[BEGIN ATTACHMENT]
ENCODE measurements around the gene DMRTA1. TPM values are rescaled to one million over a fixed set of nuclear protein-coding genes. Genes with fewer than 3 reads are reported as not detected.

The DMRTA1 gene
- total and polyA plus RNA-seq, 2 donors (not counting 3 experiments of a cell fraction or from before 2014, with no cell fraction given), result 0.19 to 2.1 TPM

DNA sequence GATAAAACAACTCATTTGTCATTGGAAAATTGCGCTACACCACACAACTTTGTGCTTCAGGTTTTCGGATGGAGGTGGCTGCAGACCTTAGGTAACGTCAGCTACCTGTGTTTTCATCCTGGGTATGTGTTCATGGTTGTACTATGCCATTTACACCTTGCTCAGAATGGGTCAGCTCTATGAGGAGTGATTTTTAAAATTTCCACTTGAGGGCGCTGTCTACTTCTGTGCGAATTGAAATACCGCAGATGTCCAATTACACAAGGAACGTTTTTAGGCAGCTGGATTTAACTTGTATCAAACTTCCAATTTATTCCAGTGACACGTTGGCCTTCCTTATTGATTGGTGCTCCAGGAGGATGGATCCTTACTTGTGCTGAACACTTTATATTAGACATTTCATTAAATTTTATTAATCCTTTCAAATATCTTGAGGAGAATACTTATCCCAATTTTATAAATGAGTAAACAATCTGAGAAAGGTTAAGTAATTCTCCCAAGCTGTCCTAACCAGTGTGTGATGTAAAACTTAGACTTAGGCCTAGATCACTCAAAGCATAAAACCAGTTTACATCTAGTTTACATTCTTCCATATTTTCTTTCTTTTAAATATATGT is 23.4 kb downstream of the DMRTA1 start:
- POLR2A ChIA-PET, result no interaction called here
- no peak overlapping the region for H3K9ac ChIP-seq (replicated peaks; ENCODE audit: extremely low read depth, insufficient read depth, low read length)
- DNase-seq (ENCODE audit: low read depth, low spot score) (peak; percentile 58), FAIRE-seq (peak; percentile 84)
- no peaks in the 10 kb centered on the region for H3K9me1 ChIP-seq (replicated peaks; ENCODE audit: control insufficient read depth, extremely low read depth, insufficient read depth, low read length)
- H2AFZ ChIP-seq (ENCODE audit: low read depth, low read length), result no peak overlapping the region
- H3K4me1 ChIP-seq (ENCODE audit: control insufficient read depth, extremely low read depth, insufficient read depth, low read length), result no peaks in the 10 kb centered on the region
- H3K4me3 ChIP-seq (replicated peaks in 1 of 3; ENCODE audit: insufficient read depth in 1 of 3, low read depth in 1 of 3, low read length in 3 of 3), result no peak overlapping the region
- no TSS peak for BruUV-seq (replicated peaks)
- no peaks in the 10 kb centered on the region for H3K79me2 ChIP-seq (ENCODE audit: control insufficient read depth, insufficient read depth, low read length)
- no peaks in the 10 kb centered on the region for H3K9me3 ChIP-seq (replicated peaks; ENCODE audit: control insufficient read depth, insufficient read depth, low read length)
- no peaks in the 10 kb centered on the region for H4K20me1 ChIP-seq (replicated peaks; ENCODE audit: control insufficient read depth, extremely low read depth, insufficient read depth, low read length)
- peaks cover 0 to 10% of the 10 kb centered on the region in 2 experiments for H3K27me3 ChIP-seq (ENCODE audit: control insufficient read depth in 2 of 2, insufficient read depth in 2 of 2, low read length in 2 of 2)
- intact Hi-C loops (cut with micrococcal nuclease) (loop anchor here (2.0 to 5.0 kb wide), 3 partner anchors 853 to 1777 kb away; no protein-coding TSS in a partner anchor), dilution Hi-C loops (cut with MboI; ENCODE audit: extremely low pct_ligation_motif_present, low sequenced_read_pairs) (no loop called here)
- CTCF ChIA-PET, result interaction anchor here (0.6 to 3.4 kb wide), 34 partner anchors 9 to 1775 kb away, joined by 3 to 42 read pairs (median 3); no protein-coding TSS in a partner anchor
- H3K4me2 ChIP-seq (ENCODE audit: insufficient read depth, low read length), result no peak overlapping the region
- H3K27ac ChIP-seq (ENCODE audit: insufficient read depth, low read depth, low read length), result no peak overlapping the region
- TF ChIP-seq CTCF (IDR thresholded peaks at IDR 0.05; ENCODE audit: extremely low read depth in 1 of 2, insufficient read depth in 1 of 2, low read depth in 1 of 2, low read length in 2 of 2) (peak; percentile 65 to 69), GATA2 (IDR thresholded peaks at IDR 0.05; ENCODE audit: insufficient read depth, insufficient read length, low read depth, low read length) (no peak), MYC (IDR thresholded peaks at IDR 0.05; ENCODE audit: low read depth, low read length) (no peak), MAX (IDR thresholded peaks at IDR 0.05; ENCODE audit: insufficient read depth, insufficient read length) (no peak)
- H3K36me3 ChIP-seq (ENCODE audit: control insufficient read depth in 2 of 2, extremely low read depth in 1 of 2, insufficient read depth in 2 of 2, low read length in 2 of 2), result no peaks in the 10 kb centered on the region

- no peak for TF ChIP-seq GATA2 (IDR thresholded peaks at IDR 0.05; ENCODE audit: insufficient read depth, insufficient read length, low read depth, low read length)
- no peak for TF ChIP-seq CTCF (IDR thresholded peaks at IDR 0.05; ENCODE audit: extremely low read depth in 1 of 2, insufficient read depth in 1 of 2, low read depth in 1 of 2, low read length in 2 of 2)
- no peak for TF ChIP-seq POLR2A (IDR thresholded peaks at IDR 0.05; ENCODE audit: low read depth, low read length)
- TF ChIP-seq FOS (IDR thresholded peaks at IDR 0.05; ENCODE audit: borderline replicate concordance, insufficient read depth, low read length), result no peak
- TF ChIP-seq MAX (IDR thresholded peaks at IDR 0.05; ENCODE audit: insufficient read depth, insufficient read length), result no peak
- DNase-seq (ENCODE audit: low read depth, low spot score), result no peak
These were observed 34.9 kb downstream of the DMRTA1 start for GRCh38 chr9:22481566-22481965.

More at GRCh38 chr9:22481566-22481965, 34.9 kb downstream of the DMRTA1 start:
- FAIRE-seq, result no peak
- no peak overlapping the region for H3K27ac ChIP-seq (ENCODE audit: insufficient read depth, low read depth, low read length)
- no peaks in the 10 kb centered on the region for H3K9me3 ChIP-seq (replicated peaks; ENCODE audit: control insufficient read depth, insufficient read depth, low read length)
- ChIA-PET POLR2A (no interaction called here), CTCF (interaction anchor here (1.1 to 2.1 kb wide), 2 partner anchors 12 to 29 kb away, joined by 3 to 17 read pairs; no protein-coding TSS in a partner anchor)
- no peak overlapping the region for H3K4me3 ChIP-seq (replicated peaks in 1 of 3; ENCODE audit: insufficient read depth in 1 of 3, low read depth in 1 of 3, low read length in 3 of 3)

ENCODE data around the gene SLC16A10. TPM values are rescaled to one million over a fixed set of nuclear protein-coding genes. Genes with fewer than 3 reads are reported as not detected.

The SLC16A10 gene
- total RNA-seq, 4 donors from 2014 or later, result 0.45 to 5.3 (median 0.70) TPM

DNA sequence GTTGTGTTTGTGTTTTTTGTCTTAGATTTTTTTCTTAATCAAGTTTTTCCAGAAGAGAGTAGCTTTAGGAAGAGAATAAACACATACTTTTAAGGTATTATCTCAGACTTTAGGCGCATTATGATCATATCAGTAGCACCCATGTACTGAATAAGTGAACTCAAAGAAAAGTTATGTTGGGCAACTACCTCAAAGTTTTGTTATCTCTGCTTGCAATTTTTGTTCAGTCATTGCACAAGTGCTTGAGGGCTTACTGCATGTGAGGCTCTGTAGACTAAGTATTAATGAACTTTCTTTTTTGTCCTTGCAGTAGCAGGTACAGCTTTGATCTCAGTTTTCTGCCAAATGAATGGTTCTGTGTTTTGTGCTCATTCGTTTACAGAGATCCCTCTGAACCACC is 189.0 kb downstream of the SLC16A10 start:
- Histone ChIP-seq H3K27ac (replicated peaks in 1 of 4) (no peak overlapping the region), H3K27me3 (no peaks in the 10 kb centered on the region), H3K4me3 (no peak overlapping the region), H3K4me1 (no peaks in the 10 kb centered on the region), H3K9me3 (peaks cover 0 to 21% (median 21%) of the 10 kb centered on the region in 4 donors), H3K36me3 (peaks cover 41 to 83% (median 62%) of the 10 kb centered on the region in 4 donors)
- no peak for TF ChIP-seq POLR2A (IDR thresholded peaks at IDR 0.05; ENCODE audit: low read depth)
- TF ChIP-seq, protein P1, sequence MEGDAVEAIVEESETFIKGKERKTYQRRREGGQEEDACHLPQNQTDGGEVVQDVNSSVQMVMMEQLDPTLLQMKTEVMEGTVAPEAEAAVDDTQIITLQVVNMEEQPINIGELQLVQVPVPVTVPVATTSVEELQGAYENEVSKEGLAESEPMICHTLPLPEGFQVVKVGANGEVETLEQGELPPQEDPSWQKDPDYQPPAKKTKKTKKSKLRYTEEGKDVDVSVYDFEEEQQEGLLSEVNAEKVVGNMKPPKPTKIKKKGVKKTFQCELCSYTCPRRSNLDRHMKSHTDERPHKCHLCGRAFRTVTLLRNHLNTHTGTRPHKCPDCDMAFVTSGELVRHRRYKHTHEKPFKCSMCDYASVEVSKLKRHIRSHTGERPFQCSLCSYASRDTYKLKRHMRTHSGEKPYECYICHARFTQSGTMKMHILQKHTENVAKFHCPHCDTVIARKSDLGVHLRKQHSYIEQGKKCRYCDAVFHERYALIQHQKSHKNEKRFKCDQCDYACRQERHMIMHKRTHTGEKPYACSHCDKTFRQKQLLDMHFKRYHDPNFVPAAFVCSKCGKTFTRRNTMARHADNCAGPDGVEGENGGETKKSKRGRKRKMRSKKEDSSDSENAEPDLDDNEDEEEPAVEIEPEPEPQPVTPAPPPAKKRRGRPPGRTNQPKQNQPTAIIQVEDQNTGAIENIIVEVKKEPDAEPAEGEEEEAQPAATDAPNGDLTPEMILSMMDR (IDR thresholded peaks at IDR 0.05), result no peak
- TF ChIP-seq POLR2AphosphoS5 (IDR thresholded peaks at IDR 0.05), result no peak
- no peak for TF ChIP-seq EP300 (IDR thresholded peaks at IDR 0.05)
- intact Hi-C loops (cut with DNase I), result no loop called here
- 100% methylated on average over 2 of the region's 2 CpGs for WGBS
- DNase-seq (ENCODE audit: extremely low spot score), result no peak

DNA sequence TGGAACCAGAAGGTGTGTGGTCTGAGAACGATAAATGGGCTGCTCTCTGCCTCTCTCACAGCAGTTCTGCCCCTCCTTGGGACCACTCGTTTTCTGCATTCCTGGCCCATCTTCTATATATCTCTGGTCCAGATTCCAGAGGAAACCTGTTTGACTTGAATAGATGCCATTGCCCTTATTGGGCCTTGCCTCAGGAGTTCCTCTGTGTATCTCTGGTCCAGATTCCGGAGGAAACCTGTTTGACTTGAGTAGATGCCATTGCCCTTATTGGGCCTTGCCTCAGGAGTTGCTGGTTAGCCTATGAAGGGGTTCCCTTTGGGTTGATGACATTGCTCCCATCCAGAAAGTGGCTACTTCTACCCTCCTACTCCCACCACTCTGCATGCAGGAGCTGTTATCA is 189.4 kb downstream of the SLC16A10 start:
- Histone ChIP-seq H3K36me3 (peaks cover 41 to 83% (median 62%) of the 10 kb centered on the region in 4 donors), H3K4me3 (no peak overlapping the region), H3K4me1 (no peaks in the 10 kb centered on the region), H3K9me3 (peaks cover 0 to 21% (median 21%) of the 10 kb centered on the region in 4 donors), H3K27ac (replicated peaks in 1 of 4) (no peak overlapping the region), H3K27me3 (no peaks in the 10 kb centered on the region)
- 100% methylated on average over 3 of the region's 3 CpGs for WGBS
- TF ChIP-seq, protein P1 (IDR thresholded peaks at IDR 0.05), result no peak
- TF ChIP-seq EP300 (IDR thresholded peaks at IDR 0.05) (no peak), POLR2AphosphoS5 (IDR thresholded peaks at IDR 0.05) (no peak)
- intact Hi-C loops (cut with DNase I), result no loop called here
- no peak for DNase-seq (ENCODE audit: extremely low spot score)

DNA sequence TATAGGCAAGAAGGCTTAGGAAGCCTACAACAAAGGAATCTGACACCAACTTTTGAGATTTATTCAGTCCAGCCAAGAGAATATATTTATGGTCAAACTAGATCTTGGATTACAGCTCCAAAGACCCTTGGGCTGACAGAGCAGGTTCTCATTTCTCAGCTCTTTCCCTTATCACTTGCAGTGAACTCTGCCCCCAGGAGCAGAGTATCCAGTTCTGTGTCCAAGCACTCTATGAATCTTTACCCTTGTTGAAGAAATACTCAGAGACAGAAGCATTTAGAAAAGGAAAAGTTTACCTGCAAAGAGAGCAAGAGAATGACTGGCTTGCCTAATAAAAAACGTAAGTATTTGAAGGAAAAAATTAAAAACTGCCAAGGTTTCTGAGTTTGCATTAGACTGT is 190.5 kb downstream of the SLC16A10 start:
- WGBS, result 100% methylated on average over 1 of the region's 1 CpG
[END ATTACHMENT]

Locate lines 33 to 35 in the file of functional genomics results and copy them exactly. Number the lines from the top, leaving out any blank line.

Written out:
- no peaks in the 10 kb centered on the region for H3K9me3 ChIP-seq (replicated peaks; ENCODE audit: control insufficient read depth, insufficient read depth, low read length)
- ChIA-PET POLR2A (no interaction called here), CTCF (interaction anchor here (1.1 to 2.1 kb wide), 2 partner anchors 12 to 29 kb away, joined by 3 to 17 read pairs; no protein-coding TSS in a partner anchor)
- no peak overlapping the region for H3K4me3 ChIP-seq (replicated peaks in 1 of 3; ENCODE audit: insufficient read depth in 1 of 3, low read depth in 1 of 3, low read length in 3 of 3)